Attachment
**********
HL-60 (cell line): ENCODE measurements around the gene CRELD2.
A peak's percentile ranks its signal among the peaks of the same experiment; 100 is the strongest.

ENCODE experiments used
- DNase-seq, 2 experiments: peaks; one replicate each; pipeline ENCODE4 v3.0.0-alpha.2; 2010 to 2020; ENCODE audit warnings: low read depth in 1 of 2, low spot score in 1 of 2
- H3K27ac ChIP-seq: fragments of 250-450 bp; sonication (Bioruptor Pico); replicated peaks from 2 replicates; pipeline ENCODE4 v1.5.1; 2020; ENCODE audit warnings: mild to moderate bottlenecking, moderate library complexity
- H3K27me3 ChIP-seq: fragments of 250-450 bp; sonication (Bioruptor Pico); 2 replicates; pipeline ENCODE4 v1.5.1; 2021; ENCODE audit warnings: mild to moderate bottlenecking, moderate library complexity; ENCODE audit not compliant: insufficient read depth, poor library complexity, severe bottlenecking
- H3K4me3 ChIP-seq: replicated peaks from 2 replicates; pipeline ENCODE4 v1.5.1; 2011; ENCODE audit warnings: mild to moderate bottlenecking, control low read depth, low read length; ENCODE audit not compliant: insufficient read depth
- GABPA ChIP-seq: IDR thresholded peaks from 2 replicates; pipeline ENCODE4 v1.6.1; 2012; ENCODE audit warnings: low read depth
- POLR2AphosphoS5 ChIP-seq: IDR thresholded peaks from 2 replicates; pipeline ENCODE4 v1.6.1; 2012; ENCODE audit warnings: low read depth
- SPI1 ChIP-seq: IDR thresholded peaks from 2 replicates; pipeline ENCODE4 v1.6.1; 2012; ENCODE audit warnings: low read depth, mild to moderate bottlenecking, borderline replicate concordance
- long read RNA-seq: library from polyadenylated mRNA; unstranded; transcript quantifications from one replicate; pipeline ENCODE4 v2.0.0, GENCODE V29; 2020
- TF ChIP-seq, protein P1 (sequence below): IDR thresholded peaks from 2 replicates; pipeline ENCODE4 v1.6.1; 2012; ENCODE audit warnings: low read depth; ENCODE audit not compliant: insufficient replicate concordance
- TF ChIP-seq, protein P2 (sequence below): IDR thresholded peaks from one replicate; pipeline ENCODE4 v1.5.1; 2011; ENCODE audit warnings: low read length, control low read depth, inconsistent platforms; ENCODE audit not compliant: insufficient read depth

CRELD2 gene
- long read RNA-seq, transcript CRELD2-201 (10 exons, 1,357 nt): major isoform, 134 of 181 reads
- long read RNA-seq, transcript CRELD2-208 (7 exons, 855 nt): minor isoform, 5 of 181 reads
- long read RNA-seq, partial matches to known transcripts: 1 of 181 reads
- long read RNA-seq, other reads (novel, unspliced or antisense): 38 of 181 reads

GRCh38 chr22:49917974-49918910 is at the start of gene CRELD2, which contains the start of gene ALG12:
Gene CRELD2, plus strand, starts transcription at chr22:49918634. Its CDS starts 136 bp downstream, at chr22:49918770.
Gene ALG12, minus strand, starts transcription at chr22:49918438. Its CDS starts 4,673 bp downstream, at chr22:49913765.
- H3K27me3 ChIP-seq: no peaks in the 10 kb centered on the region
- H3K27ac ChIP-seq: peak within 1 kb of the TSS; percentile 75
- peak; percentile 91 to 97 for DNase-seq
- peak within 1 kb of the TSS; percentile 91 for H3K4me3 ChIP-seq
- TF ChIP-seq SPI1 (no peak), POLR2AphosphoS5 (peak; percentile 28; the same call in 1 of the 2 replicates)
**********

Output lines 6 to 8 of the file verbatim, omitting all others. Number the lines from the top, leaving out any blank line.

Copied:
- H3K27me3 ChIP-seq: fragments of 250-450 bp; sonication (Bioruptor Pico); 2 replicates; pipeline ENCODE4 v1.5.1; 2021; ENCODE audit warnings: mild to moderate bottlenecking, moderate library complexity; ENCODE audit not compliant: insufficient read depth, poor library complexity, severe bottlenecking
- H3K4me3 ChIP-seq: replicated peaks from 2 replicates; pipeline ENCODE4 v1.5.1; 2011; ENCODE audit warnings: mild to moderate bottlenecking, control low read depth, low read length; ENCODE audit not compliant: insufficient read depth
- GABPA ChIP-seq: IDR thresholded peaks from 2 replicates; pipeline ENCODE4 v1.6.1; 2012; ENCODE audit warnings: low read depth